Based on the presentations made at the Gartner Symposium in Barcelona, it’s clear digital transformation will remain the bedrock of IT strategy in the coming year.
There have been many examples of companies transitioning to digital business models to drive competitive advantage.
However, there have been warnings sounded amid the hype, particularly advising CIOs not to become too focused just on customer-facing applications.
Companies have achieved some quick wins by evolving how they interact with customers, but there is a danger that adding new digital applications without proper integration will only add costs and make existing IT infrastructures ever more unwieldy.
Therefore, in the coming year I predict data consolidation will become the watchword for smart CIOs. This will see organisations integrate and streamline information from existing back-end and legacy IT systems to digital, customer facing applications.
Now that companies have achieved their quick wins, it is only through this consolidated view of their organisations and customers that they will be able to move to the next stage of digital transformation.
>See also: Consolidation in the security market
The reason is simple. The digital era has spawned entirely new forms of structured and unstructured data for companies to manage across their IT environments.
For example, Gartner claims there will be more than 20 billion connected devices by 2020 if the Internet of Things takes off. This will lead to exponential growth in data.
In their efforts to move online rapidly, many organisations have turned to NoSQL-only solutions like MongoDB and Cloudera or Graph-based databases. This is understandable because of their primary focus on storing and processing huge volumes of data.
However, as the dust of 2016 settles, smart CIOs will be counting the cost of rapid expansion of multiple data management systems, and the difficulty in integrating these systems.
Companies are already feeling the impact of sprawling pools of unstructured data lakes. Aside from the expense of storing all this data, there are a number of practical implications.
For example, unlike the relational SQL model, which aims to normalise data to eliminate redundancy and reduce storage, the NoSQL data type does not encourage this approach.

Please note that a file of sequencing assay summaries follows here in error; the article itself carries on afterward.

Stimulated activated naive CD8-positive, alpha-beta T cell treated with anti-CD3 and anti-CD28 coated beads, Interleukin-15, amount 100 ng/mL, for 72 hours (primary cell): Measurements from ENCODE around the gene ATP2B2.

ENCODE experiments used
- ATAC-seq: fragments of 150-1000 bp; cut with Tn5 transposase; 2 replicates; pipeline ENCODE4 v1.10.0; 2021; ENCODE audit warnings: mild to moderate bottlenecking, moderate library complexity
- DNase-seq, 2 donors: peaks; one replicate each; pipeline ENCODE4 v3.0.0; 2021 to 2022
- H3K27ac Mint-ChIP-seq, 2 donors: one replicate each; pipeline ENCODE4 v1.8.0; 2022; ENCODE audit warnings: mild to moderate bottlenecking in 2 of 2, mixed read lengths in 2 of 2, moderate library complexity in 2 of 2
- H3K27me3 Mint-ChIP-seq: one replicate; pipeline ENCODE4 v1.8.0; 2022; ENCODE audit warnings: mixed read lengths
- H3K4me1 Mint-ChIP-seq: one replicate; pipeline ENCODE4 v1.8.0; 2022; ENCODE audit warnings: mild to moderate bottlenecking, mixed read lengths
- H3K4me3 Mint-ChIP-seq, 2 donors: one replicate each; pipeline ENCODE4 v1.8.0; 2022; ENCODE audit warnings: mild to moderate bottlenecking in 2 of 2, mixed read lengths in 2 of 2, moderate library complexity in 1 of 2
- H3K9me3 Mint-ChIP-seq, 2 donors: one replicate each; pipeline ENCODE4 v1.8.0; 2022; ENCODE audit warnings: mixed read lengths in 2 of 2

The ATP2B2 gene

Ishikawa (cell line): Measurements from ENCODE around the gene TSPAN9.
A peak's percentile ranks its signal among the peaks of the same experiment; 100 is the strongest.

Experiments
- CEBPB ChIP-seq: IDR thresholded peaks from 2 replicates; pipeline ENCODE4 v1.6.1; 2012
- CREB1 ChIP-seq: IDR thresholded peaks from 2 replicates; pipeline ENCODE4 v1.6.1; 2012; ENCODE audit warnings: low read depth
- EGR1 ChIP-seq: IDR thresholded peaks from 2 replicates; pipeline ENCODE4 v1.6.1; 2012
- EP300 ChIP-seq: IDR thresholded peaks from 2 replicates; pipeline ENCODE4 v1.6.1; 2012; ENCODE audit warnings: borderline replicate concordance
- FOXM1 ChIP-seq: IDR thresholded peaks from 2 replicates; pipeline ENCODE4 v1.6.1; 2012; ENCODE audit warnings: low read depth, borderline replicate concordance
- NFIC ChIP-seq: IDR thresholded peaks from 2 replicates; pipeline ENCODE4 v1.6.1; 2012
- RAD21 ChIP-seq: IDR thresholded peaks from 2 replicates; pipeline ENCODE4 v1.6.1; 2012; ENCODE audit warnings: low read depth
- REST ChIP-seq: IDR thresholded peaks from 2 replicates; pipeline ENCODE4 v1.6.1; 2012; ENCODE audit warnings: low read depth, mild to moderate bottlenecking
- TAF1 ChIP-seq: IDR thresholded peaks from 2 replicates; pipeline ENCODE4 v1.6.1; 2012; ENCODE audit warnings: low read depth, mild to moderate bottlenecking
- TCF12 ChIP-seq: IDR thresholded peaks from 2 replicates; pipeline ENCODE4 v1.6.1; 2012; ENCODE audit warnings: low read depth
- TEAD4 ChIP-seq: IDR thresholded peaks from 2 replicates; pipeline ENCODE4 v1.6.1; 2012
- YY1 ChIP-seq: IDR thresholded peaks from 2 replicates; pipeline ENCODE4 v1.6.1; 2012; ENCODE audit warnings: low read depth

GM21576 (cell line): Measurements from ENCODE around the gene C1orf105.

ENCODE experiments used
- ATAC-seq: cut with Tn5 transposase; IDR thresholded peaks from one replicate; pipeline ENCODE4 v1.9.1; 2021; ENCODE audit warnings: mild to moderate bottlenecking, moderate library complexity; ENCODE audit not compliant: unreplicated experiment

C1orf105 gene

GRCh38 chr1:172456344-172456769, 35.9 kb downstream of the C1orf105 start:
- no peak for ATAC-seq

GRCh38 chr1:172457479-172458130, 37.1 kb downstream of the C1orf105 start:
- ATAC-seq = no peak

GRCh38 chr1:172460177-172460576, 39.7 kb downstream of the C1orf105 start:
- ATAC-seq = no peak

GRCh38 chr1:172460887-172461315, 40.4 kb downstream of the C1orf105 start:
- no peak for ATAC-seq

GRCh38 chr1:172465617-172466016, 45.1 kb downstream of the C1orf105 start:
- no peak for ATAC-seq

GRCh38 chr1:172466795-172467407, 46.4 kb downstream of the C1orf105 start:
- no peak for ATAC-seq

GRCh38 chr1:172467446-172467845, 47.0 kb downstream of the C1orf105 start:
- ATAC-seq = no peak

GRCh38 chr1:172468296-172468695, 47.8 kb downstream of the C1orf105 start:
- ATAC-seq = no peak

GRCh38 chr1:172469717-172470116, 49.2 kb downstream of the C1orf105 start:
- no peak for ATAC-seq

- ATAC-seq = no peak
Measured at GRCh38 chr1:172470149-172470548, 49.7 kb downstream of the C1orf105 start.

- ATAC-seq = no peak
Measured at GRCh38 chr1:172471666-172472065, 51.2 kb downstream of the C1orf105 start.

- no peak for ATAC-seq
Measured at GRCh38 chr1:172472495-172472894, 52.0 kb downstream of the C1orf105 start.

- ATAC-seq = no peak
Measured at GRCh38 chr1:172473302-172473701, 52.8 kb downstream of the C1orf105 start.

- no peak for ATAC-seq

If ten employees work for the same department and manager, the department name and manager’s name maybe stored 10 times. This introduces data redundancy and a possibility that data gets out of sync.
The manager’s name might be spelled “Johnson” nine times and “Jonson” once. Querying for employees working for Mr. Johnson could now fail to account for all of his employees.
With relational databases, this is not a problem because referential integrity compliance means that data will be matched correctly and duplication avoided.
Data consolidation in the data centre will ensure that different data types are integrated so that information is stored and organised in a way that it can be easily queried and analysed.
This does not mean getting rid of NoSQL-only or Graph databases in favour of relational ones. NoSQL databases perform very valuable functions, but if CIOs are to enable businesses to create an integrated, a single view of customers, market opportunities, and operational efficiencies, consolidation has to be a priority.
Armed with this uniform picture, companies will be able to move to the next phase of digital transformation, building more sophisticated customer relationships, offering more personalised experiences, increasing customer satisfaction; and done in a more efficient manner.
Getting to this point, though, does have potential challenges, and it is critical that customers ask their database vendors the right questions regarding managing their data.
For example, CIOs need to know how easy it is for them to integrate data from different stores into their existing infrastructures. As they seek to use data from disparate applications, CIOs should be wary of hidden costs such as indirect access.
This is the practice, common among very large database vendors, of charging customers for another vendor’s application to access and use data stored in their systems. There is also the the Cloud question.
CIOs are being told of huge cost savings and operational efficiencies in the Cloud, but setting up applications and transferring data to and from the Cloud can have its challenges.
Data consolidation should offer efficiency and greater flexibility to move between on premise, public, private, and hybrid Cloud with ease. Customers need to ask vendors what costs will be attached to such a transition.
CIOs need to know what heavy lifting will be expected of them if they want to have this control over their data and the ability to shift it around in a more dynamic way.
Open source solutions can play a critical role in enabling data consolidation in 2017. Open Source will also help to ensure CIOs minimise the potential challenges and hidden costs set forth above.
Using more open source in the data centre is a positive move as open-source tends to leverage standards, and standards-based solutions enable IT environments to be vendor agnostic, simplifying how applications communicate with one another.
This offers the right foundations for data consolidation, easing integration and providing a data fabric that combines structured and unstructured data from disparate solutions.
If CIOs can manage their entire data sets on widely accepted standards, then they will create a single data platform that ensures both information integrity and long-term stability.
This is crucial if digital transformation initiatives are to succeed and avoid the many hidden costs of data management.
Sourced by Marc Linster, SVP products and services, EnterpriseDB